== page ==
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Sales Strategy

Sales Presentations: No demos….EVER!

I recently spoke at the NY Xpo for Business at the Jacob Javitz center on the topic of “Knockout Sales Presentations” and one of my tips that drew the most controversy was when I said, “During a sales presentation, you never, ever, ever, ever give a demo.”

Before I fully explain my position, I want to give credit where credit is due.  Much of the basis of my presentation comes from the Pitch Coach himself, David S. Rose, who provides advice to entrepreneurs looking for angel investors.  If you want to view his presentation, its on his blog here.  What my presentation did was rather than look at presenting to raise money, it was how to take theses ideas and apply them to making a killer sales presentation.

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Bringing Sales Feedback into Product Development

I just read a great post by Jeff Stewart of the UrgentGroup on Sales as R&D in a startup.  The article talks about how in a start-up, your sales team is your R&D.

The wrap up to his post echos a lot of what I say to my teams:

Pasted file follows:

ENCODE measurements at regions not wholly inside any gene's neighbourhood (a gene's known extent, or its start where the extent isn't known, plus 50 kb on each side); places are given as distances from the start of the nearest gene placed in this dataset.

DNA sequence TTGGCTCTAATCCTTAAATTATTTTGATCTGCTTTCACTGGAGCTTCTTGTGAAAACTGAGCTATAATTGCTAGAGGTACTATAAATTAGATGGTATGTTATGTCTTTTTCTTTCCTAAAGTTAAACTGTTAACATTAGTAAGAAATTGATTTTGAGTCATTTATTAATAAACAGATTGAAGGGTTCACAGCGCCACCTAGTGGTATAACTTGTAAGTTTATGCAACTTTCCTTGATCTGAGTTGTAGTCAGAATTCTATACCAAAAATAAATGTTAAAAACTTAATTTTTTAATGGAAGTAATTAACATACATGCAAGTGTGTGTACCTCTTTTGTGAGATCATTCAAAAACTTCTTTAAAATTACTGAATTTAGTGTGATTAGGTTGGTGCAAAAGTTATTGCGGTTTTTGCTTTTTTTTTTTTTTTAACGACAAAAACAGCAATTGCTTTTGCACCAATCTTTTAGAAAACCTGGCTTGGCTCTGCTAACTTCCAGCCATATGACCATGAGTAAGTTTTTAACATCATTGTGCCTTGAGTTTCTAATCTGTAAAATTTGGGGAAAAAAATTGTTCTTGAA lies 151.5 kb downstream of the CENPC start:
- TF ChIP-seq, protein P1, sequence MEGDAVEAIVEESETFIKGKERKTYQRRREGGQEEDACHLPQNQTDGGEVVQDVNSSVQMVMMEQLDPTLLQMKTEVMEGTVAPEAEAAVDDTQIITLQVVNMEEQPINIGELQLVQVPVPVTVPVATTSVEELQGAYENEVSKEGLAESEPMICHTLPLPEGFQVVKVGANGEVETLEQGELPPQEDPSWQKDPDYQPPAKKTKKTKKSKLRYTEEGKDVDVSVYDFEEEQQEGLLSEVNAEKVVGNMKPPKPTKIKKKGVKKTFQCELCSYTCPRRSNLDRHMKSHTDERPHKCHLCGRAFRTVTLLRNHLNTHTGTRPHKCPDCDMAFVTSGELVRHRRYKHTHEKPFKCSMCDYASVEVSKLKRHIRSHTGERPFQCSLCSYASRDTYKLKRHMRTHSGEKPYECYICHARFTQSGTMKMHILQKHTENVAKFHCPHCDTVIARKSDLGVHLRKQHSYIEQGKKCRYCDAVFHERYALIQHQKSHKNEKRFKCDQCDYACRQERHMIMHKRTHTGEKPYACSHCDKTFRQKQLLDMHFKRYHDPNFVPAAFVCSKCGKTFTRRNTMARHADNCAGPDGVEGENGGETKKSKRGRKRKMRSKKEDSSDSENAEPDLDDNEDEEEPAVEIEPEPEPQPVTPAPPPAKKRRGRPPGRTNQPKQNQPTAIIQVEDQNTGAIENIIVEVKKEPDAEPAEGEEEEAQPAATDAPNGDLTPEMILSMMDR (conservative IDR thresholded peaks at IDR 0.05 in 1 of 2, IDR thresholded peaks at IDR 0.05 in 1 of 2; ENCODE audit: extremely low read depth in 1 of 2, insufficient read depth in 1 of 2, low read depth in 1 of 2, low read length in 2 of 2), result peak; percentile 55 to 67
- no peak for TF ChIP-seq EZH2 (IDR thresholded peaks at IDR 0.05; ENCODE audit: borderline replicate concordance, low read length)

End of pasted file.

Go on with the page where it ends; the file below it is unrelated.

Many engineers I talk to have the misguided “if we build it, they will come,” approach to sales.  To this I say: Bull.  In 1999, I had the chance pleasure of meeting most of the Google sales team in a hotel bar.  Let me tell you, they weren’t talking about algorithms.  While the PHDs at Google deserve a lot of credit for building a great product, we can’t forget that the innovations of the sales team developed for the company.  They are very responsible for getting Google to where it is today.

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Sales lessons from my 7 year old: Humility / Just do it

Since I started writing this blog, I’ve looked for sales lessons in everyday life. I blogged a few months ago on sales lessons in a chick flick.  This week, I was treated to a very nice sales lesson from my seven year old daughter.

The other nite, my wife called me and asked me how long it would be before I got home from work because that nite, Erin, my seven-year-old daughter had to go to the PTA board meeting in town and my wife wanted to know if I could watch the other two kids, while she took Erin there.  I wasn’t going to make it home in time, but determined that if we met each other at the school, we would arrive just as the meeting would start.  We could meet there, Erin could do what she needed to do, and then we could all grab a quick dinner.

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Business Development vs Sales

I’ve been having this discussion lately with a number of angel investors about the title “sales” and the title “business development.” 

In the traditional sense, business development people deal with creating channels, partnerships, and stategic opportunities for the company.  Sales are the people that go and get people to give you money for your product.